Jeffrey Gogo Climate Story
HISTORY has once again brought us to the precipice. With the water crisis on the left, disease in the centre, and drought on the right, the socio-economic situation in Zimbabwe today is fluid.
As Zimbabwe goes through its worst drought in 25 years due to El Nino, key questions are beginning to emerge: whether coping with climate change is at all feasible, and if possible, can communities prepare adequately for its dangerous impacts, ever?
Evidently, adaptation is facing serious limits.
Otherwise, hundreds of peasant farmers nationwide could have avoided the loss of 16 700 cattle to the drought — either through own native knowledge or with external assistance. Further, had adaptation — human responses that limit vulnerability to climate change — been winning, there would be less hungry mouths to feed.
Instead, the number of people requiring food aid this year has soared 63 percent to 2,44 million — or 19 percent of the population — from a year ago, according to Local Government Minister, Saviour Kasukuwere.
Yet, authorities have since 2008 pursued a deliberate policy towards growing not only agriculture production and food security, but also building resilience within the communal and smallholder-farmer communities.
On the average, Government has delivered roughly $25 million inputs worth to thousands of households for free each year, but even then, hunger remains a major concern, as frequent climate-linked droughts and floods wreak havoc.
These interventions only scrap the surface.
The amount of work needed to adapt Zimbabwe’s social and economic systems to changing climates goes much deeper, from policy alignment to resource mobilisation to effective implementation — and success is not guaranteed either.
Farmers have received from Government fertilisers and seed, but not rain.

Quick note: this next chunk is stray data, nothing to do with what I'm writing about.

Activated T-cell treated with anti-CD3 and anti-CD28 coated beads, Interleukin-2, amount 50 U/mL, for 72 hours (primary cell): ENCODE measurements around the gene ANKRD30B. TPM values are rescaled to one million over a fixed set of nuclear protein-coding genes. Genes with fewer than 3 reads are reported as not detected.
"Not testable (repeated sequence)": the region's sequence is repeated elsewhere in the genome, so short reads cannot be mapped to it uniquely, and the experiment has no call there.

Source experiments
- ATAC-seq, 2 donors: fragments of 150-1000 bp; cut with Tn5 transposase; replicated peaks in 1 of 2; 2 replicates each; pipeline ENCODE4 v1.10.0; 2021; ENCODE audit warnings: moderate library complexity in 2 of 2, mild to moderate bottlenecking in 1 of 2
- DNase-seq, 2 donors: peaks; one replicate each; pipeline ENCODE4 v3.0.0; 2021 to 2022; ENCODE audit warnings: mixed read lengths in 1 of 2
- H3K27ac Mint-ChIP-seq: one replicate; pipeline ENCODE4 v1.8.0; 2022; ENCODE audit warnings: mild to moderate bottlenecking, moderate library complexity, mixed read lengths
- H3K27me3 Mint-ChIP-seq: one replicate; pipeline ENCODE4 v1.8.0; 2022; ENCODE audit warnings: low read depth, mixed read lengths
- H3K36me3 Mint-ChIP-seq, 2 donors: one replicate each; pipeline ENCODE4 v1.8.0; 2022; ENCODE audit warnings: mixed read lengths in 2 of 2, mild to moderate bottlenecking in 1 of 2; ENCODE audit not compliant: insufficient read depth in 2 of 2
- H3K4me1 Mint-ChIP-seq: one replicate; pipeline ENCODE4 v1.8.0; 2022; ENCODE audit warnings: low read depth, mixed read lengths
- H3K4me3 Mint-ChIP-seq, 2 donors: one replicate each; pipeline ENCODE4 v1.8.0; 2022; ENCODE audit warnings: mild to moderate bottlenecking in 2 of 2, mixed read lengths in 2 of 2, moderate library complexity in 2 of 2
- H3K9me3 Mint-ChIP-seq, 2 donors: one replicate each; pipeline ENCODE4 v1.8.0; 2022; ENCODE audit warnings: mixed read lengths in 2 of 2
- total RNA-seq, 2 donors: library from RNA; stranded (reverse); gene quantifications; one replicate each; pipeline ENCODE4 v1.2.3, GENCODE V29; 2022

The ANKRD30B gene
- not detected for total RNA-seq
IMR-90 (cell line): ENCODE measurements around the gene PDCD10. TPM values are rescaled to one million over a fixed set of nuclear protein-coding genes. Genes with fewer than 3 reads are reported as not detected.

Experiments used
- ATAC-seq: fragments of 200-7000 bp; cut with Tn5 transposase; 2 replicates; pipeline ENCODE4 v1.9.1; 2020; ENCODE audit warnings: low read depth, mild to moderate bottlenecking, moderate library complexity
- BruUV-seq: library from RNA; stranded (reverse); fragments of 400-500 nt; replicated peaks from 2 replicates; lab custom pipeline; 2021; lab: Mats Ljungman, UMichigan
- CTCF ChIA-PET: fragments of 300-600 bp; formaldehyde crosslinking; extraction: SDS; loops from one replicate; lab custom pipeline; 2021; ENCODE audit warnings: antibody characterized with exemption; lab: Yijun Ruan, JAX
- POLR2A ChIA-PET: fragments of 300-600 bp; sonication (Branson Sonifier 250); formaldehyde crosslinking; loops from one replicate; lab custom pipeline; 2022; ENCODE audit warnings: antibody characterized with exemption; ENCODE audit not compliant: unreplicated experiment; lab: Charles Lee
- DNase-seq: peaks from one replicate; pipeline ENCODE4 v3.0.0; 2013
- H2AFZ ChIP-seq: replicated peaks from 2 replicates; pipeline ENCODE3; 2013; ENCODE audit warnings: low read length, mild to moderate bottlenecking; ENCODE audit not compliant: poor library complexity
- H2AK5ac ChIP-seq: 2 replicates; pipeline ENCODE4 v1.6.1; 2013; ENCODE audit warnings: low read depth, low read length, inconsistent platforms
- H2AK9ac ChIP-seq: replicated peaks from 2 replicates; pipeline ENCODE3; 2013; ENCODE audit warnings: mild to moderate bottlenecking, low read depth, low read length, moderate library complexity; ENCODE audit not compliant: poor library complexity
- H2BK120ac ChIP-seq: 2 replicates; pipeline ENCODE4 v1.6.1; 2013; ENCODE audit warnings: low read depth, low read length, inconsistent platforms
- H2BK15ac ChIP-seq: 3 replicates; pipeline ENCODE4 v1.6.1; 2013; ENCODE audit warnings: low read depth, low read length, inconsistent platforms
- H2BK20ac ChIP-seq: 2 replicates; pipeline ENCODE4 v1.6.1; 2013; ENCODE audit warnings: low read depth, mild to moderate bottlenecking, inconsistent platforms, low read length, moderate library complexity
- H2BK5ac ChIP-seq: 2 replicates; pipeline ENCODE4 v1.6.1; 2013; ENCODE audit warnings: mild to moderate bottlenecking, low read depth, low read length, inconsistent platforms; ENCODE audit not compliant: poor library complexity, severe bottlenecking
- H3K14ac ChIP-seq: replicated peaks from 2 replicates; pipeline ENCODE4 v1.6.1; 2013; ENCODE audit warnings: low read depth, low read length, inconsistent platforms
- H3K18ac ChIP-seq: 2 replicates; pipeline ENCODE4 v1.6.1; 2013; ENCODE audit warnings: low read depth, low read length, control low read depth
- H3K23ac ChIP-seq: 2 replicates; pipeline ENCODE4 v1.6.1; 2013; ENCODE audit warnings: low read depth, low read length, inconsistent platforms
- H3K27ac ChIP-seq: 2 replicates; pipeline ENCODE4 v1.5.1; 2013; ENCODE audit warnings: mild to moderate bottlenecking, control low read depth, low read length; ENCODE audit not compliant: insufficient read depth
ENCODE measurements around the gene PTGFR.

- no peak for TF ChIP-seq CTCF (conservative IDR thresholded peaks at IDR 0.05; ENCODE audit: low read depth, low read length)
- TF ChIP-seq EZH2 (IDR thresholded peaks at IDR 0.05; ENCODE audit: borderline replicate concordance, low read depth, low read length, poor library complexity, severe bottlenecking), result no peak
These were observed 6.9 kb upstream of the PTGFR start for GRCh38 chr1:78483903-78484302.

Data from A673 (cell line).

Authorities just cannot make it rain, and lack of rain has made the inputs support programme only a half response to tackling adverse climate change impacts.
Now, whereas El Nino is not necessarily climate change-related, it is one of the major sources of climate variability globally as it influences rainfall and temperatures.
It’s a close relationship with climate change should never be downplayed, however. New studies suggest that climate change will result in frequent, very strong El Nino events in the future, possibly occurring once every decade.
El Nino usually strikes once every 7 years but the most extreme occur in 20 years. The threat from frequent severe El Nino events combined with dreary climate change will likely make adaptation very difficult.
And it’s not as though things were easy going without the El Nino. According to the UN Inter-governmental Panel on Climate Change (IPCC) Fifth Assessment Report (2014), the most authoritative work on the science, adaptation faces significant risks from climate change, the problem it aims to neutralise.
It said adaptation may not be enough to respond to climate change. That could mean actions that do not tackle the fundamental causes behind climate change — human-induced greenhouse gases emissions — may never suffice as adequately effective climate responses.
Global charity organisation Oxfam, said in a 2014 report that its successes on an adaptation project in the Masvingo Province was facing challenges.
It said the drought of 2012/13 caused significant water stress for the irrigation project, supporting nearly 300 families, but the heavy rains in that season damaged irrigation infrastructure, including the main pipeline.
The IPCC does not entirely discount the effectiveness of adaptive actions, but the report shows Africa and the rest of the world were ill-prepared for climate stresses, and that actions to adapt were coming under serious pressure from climate impacts.
This lack of preparedness, if ever one can be adequately prepared, is what cost the 16 700 cattle; what has contributed to the water crisis in Harare, and what has turned a backward but serious disease like typhoid into a perennial problem.
For how would the peasant farmers have responded — preserved fodder and water during times of plenty to nourish their animals at a time of drought when there is barely enough for themselves to eat?
No villager could have anticipated these things. And those in authority that did forecast the drought were not quick enough to prevent the disaster from happening.
That is the complexity brought on by climate change; many are caught unawares and those that are awake to the realities are facing increasingly limited options to helping those who are not.
Now, this year’s agricultural season has been declared a disaster by President Mugabe last week, effectively opening the doors to foreign aid.
God is faithful.